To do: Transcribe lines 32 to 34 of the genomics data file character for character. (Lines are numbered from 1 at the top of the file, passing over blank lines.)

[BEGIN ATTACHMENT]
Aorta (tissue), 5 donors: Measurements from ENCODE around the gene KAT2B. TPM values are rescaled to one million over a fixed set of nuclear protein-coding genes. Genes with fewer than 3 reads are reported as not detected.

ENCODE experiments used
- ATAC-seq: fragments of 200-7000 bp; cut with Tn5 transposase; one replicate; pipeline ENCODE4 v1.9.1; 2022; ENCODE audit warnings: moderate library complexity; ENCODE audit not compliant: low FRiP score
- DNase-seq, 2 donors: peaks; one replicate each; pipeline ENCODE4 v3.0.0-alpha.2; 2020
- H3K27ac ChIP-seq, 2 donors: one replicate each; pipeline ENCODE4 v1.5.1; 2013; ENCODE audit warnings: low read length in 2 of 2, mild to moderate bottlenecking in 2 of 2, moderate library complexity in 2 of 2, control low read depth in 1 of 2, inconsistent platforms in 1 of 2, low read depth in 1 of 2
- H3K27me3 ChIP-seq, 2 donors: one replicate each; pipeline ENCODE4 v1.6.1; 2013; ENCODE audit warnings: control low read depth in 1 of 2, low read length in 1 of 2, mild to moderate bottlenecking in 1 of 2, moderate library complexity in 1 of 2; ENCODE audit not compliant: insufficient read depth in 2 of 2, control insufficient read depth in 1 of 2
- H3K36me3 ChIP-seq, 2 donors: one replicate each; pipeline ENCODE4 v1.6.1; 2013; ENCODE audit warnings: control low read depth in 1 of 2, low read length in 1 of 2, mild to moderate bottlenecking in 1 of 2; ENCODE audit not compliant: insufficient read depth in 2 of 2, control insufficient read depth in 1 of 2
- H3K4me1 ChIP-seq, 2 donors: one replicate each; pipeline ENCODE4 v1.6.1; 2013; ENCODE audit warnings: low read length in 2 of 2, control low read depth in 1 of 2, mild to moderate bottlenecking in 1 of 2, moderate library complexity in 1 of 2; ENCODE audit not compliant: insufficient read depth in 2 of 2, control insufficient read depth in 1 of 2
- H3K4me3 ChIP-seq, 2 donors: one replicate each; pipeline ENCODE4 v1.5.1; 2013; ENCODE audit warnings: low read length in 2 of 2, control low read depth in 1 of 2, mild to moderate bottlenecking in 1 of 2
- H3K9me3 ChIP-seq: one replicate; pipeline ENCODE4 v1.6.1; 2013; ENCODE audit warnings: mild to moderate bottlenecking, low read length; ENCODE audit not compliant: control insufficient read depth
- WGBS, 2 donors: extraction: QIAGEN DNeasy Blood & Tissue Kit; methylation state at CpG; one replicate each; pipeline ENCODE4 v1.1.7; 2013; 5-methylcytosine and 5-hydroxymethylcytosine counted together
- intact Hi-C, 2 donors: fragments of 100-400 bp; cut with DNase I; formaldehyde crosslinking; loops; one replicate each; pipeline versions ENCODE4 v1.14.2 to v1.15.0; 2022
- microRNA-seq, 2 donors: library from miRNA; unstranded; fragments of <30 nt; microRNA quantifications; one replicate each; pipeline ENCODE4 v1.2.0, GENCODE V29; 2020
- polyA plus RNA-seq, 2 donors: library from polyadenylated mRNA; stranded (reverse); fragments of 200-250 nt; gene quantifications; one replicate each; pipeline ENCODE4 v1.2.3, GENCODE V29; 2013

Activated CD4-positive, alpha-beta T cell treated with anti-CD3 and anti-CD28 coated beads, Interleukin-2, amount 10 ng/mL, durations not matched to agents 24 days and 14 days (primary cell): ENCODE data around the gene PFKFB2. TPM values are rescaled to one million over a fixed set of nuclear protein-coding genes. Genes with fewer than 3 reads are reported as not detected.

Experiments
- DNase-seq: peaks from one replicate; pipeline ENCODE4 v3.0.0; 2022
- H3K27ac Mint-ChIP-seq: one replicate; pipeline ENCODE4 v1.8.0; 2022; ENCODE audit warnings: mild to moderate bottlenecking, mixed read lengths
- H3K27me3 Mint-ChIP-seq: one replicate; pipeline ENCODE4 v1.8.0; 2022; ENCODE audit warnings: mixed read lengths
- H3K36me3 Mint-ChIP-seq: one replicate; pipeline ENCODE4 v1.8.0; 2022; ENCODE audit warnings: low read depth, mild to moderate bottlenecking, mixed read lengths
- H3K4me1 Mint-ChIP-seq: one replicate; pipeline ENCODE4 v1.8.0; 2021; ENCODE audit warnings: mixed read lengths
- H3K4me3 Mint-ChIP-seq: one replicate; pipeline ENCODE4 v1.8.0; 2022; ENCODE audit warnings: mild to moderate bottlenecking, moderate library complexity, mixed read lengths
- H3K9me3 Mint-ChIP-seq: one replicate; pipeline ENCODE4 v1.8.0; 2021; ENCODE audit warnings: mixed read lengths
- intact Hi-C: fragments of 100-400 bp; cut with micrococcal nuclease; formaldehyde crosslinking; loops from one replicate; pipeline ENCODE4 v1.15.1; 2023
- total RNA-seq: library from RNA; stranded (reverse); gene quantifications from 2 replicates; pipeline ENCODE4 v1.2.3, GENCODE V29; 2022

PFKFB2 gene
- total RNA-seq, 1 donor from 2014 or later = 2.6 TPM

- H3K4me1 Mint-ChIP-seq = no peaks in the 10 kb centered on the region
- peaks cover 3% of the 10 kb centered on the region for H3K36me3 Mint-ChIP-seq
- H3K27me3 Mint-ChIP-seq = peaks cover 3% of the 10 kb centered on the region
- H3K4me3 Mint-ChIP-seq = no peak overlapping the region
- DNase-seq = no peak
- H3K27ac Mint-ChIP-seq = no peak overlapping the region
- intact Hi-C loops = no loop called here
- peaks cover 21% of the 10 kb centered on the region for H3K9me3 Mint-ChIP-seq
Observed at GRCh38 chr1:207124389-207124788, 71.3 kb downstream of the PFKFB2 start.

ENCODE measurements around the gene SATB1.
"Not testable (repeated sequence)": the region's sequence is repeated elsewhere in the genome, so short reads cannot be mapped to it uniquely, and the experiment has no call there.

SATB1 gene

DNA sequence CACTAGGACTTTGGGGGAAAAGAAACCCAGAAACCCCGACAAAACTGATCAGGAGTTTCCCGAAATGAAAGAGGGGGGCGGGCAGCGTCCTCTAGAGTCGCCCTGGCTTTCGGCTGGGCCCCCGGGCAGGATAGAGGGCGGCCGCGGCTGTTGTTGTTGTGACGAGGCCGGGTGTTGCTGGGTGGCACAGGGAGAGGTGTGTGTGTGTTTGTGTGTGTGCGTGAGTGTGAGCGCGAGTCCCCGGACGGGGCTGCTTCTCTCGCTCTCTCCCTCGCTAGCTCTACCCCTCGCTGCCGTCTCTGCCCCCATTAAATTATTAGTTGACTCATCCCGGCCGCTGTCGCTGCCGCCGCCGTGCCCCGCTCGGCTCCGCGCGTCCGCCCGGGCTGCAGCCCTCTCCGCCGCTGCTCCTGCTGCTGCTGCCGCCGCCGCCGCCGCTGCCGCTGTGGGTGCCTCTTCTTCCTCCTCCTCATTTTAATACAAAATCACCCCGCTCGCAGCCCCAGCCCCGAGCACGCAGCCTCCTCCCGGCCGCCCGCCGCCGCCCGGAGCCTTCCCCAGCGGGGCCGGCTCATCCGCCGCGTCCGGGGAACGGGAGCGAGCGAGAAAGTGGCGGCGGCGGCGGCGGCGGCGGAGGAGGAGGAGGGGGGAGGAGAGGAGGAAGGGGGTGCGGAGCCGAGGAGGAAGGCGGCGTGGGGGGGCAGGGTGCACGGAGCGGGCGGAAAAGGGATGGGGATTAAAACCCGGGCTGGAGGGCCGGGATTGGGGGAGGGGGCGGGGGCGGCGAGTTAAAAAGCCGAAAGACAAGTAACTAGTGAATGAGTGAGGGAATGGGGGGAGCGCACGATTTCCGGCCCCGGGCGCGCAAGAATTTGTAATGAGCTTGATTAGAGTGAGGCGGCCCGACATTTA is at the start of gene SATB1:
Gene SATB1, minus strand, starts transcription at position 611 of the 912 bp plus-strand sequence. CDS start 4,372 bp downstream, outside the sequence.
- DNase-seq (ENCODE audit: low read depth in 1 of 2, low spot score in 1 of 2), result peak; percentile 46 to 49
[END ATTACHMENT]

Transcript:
- DNase-seq = no peak
- H3K27ac Mint-ChIP-seq = no peak overlapping the region
- intact Hi-C loops = no loop called here